The News & Observer reports that Durham city and county officials are asking the state for help in light of news that Durham probation officers have lost track of 861 of the 4,161 probationers assigned to their office.
In a letter sent to earlier this week to the state Department of Correction, Ellen Reckhow, chair of the Durham County Board of Commissioners and Howard Clement of the Durham City Council ask that a significant portion of the $2.5 million recently added to probation system's budget be allocated for Durham.
"We are the poster child for what is wrong in probation" said Reckhow when reached by phone earlier today. "What we were trying to do is let the state know that if anyone office needs added resources, it's Durham."
The letter describes a recent meeting of the crime cabinet where John Lee, interim director of the Durham probation office, revealed that 20 percent of the office's assigned probationers have "absconded," or failed to check in for at least one month.
That, says Reckhow, is nearly double the national rate.
Lee also that he is having trouble filling the office's nine vacancies, citing probation officer's starting salary and the heavier than recommended workload.
Starting salary for probation officers is $30,000.
Officials won't learn how the $2.5 million will actually be allocated until after the legislature reviews an ongoing National Instititute of Corrections study of the state system.
Today's issue of The News & Observer's pullout weekend preview section is the last. Beginning next week, its content -- movie, music, and TV coverage, as well as Greg Cox's restaurant reviews -- will be folded into a Weekend section.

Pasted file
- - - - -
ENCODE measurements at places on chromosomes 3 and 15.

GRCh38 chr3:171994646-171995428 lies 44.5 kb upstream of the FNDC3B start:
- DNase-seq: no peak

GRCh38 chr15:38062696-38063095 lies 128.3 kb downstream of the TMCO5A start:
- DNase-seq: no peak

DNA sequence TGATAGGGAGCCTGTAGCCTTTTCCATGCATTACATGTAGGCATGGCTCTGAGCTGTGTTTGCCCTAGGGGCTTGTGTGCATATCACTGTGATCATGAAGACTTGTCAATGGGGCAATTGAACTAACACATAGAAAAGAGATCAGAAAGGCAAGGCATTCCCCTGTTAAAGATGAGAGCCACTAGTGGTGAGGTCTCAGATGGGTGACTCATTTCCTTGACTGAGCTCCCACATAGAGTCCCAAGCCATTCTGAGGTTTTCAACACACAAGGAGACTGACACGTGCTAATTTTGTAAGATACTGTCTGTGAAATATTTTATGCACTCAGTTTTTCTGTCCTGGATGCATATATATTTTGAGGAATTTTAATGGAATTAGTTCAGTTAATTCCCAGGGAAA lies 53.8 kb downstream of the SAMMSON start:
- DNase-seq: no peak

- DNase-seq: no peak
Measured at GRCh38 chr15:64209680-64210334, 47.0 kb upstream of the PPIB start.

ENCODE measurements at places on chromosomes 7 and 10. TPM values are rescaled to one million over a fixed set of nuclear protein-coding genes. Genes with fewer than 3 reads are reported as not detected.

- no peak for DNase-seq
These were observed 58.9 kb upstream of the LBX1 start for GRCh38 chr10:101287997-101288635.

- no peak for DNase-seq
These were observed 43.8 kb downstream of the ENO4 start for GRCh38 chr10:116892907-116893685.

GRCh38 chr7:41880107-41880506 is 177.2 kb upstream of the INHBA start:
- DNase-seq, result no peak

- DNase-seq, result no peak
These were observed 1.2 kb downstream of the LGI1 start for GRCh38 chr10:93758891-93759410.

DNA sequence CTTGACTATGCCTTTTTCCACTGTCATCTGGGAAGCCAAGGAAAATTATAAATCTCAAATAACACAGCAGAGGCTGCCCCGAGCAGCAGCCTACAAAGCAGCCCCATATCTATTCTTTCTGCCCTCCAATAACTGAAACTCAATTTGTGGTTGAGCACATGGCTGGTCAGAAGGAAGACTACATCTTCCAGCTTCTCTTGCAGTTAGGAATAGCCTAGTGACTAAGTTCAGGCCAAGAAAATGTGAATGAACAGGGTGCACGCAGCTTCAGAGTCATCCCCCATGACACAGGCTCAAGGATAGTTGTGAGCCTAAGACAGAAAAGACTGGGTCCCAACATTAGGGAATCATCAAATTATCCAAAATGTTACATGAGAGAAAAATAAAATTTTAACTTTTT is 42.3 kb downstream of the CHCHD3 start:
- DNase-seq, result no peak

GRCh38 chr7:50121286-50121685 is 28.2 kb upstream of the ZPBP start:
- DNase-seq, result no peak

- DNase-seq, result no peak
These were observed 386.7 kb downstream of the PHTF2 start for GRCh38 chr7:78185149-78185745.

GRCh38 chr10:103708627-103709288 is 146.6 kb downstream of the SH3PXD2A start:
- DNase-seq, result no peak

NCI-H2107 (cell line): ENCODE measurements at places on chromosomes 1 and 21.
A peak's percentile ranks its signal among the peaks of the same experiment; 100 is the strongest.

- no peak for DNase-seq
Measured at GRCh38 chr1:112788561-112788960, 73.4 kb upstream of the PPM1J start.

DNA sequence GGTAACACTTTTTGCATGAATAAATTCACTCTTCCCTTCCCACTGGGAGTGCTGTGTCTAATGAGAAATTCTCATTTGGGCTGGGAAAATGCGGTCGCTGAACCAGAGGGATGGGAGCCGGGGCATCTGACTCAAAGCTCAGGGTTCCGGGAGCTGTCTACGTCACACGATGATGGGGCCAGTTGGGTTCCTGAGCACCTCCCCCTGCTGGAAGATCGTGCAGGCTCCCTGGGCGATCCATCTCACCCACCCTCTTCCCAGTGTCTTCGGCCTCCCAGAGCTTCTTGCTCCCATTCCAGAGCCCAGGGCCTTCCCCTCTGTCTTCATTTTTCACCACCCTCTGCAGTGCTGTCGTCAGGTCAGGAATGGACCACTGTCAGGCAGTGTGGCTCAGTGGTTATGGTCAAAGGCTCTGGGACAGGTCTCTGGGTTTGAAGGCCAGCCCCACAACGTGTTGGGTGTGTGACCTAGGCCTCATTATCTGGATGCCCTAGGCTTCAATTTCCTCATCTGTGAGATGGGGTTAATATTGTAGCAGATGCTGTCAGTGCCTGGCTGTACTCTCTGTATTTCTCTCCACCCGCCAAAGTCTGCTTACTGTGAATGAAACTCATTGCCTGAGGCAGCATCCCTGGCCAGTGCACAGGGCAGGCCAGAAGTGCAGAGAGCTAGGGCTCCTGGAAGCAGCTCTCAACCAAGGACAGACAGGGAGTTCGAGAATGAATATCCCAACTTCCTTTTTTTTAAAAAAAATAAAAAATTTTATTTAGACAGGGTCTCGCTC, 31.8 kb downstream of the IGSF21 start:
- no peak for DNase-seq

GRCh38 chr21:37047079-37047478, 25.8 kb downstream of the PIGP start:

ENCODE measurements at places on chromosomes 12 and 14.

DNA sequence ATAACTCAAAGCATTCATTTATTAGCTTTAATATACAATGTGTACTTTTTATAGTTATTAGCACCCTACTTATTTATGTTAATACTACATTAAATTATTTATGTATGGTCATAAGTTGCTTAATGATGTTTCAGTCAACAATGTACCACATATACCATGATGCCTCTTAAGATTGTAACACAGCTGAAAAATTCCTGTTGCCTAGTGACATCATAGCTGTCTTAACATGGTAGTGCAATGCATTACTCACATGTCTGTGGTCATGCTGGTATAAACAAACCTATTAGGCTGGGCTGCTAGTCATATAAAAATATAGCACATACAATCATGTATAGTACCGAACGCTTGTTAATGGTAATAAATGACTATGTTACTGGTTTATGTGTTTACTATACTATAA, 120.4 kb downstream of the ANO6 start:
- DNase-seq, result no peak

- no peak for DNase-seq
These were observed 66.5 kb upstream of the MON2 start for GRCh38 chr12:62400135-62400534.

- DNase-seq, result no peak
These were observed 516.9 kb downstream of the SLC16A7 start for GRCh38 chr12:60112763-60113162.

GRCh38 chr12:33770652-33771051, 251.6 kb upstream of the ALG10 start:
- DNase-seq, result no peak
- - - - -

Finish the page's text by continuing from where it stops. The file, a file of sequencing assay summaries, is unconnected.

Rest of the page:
The farewell What's Up cover is a collection of 15 covers from the section's 15 years. (Unfortunately, the cover image does not seem to be available on the newspaper's web site.) Inside there is a look back at the film, TV and music hits from its inaugural week in 1993, as well as a comparison of dining options from then and now.
There's also a brief note from the editors of the Weekend and Features sections. "We loved What's Up, but we think we can love Weekend, too."
McCain suspended his campaign, and called for tonight's debate with Obama to be postponed, because he was needed in Washington to solve the worst crisis since World War II. Whew! Crisis averted, because McCain's debatin' after all. Even though there's no deal yet ... and if there's "significant progress" toward one, as McCain just said, it's gotta be pretty much the same deal McCain and the House Republicans walked away from last night.
Have to say, I thought McCain was setting himself up to: 1) oppose "this $700 billion giveaway" of taxpayer money, and 2) skip the debate on grounds that he needed to stay in Washington to talk sense into Bush and the congressional Democratic leadership. You know, maverick-style? (Maybe Palin could've worked on the Alaska delegation.) Saving the republic from "elitists" like Henry Paulson and, uh, Barack Obama.
Instead, he seems to have signed onto the same deal that was on the table before he ever got to Washington to heed the clarion call: "All hands on deck."
No guts, no glory.
Public Policy Polling finds the three Democratic candidates ahead by 10-15 points over their Republican opponents in the Wake County Commissioners race. The one Democrat who's a challenger, Stan Norwalk, leads incumbent Republican Kenn Gardner by 10 -- and by 23 among the minority of voters aware of Gardner's swimming pool issues.